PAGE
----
We’ll give this one points for at least having an honest title. Directed and produced by Anthony Scott with the Swiss Film Centre in London, no footage was actually shot for the film, which held the title “the world’s longest film” for 19 years. It aired several times in 1968, 1969, and 1970, and consisted entirely of outtakes, commercials, strips of undeveloped film, newsreels and stock footage. Various segments included large portions being run upside down, in reverse, and at one point the same commercial repeated itself over and over for more than half an hour, which honestly sounds like something specifically designed to try to make people so agitated that their faces melt like a Nazi staring into the Ark of the Covenant. We’re not ruling out the possibility that Anthony Scott was an alien specifically sent to this planet to make 1960s British people kill themselves.
6- The Cure for Insomnia (1987): 87 hour run time
Originally screened in Chicago, Illinois because apparently we’re hypocritical monsters and we drink to dull the pain
Director John Henry Timmis IV, “eccentric” artist Lee Groban, and honestly way too many other people collaborated in 1987 to make the world’s longest film. They did this by having Groban read a 4,080 page poem he wrote while (God, we can only hope) he was on roughly all the drugs over the course of three and a half days. No, it wasn’t just an uninterrupted shot of Groban reading a poem, they would occasionally splice in clips of heavy metal videos and hard core porn, and thank God for that. At least if you somehow found yourself trapped in a room being forced to watch this as some sort of private hell, you’ll manage to see you some titties.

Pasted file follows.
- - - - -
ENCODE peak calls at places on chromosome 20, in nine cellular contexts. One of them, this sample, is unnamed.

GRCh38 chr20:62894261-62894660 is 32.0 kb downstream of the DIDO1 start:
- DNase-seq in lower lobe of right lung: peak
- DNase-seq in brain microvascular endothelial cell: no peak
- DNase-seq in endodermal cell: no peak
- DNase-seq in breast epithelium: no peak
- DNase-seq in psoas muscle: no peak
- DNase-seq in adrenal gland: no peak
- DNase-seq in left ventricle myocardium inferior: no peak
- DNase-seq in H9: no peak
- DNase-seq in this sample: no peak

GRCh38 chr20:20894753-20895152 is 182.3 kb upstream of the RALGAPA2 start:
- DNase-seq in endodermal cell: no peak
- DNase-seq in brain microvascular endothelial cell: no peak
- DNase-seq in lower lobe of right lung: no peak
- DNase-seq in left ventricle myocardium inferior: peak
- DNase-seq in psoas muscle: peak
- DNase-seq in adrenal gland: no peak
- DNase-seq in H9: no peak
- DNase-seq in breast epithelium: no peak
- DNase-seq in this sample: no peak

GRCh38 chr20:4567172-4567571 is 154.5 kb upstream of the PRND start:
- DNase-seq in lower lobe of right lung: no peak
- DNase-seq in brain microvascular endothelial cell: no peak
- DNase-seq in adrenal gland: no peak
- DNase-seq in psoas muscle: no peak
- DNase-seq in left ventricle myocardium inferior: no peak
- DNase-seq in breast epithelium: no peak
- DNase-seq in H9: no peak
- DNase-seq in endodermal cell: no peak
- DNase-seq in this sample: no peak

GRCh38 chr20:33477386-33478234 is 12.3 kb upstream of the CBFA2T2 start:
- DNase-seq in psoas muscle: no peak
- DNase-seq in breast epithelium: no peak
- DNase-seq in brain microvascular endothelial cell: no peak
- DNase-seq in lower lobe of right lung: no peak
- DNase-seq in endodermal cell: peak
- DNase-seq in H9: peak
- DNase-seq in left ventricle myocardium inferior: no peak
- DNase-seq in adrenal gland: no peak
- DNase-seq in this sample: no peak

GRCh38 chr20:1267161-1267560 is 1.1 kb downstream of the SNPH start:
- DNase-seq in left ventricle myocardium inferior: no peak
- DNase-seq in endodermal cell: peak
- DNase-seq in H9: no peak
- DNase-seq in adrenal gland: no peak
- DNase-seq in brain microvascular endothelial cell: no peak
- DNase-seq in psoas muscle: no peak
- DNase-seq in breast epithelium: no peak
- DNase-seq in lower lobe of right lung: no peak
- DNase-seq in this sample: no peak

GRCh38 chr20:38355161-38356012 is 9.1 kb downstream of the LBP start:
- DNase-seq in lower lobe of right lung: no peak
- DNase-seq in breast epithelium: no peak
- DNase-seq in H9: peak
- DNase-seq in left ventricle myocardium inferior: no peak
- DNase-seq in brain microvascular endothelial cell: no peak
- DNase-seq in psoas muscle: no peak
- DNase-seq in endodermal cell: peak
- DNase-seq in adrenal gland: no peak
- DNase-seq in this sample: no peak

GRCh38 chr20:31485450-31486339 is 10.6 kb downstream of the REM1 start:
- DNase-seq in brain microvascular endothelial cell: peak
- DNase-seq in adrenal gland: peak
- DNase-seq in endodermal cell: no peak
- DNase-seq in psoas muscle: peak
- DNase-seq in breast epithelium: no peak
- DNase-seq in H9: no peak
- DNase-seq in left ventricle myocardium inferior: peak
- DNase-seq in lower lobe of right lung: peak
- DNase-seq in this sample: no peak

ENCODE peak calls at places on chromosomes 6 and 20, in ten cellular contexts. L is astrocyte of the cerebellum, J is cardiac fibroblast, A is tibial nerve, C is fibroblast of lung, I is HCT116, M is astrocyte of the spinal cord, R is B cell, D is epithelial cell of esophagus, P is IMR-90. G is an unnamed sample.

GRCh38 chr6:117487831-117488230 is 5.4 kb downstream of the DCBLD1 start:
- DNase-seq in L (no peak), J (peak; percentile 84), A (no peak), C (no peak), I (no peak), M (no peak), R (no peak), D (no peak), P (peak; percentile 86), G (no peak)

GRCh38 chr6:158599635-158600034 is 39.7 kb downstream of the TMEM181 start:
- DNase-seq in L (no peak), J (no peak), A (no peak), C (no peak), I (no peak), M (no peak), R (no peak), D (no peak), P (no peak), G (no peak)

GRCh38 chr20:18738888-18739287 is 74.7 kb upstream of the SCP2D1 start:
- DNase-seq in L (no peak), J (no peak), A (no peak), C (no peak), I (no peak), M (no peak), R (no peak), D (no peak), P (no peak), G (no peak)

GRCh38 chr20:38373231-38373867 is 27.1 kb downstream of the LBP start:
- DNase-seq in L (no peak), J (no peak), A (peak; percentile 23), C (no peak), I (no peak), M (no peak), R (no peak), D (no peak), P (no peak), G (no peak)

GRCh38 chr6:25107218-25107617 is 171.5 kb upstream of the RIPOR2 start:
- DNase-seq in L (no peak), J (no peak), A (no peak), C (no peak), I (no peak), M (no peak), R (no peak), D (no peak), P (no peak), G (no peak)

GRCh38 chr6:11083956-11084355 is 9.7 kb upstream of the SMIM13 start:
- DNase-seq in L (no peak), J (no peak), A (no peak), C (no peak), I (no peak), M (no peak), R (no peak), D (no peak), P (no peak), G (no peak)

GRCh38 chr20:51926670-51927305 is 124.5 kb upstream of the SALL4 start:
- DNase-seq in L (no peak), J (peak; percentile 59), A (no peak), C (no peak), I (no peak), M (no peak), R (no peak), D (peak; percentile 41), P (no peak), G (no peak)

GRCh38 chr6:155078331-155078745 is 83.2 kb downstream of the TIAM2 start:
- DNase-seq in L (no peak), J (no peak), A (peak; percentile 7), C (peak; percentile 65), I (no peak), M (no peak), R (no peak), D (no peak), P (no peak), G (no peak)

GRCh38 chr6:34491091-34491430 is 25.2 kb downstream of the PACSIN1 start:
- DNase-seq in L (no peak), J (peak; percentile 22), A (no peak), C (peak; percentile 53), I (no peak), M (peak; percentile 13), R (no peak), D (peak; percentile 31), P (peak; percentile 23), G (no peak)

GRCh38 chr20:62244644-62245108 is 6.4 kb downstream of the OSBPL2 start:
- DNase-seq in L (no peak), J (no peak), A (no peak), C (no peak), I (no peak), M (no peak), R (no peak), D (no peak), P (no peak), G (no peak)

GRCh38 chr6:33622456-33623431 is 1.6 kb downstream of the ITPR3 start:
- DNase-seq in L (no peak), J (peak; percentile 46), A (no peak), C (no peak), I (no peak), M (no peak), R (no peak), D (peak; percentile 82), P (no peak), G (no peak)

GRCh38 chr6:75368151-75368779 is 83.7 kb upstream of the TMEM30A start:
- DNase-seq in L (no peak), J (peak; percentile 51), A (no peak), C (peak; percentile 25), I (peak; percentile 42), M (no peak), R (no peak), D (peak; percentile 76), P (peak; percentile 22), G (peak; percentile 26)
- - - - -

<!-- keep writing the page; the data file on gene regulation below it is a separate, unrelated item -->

The film was played in its entirety at the School of the Art Institute in Chicago from January 31st to February 3rd, 1987. That means that people who willingly went to see this looked at a flyer that told them, flat out, that this movie will take 3 days to see, and they said, “Sure, I can go to that.” We made a flyer that, to the best of our knowledge, is the only way they could have gotten anyone to actually show up to the event.
Oh okay, yeah, we can totally see that working actually.
5- Matrojschka (2006): 95 hour run time
Originally screened in Frankfurt, Germany because the Germans do not know joy they only know sadness and maybe on the happiest days of their life they briefly recognize an emotion that most accurately can be called “content empathy” but otherwise there is just despair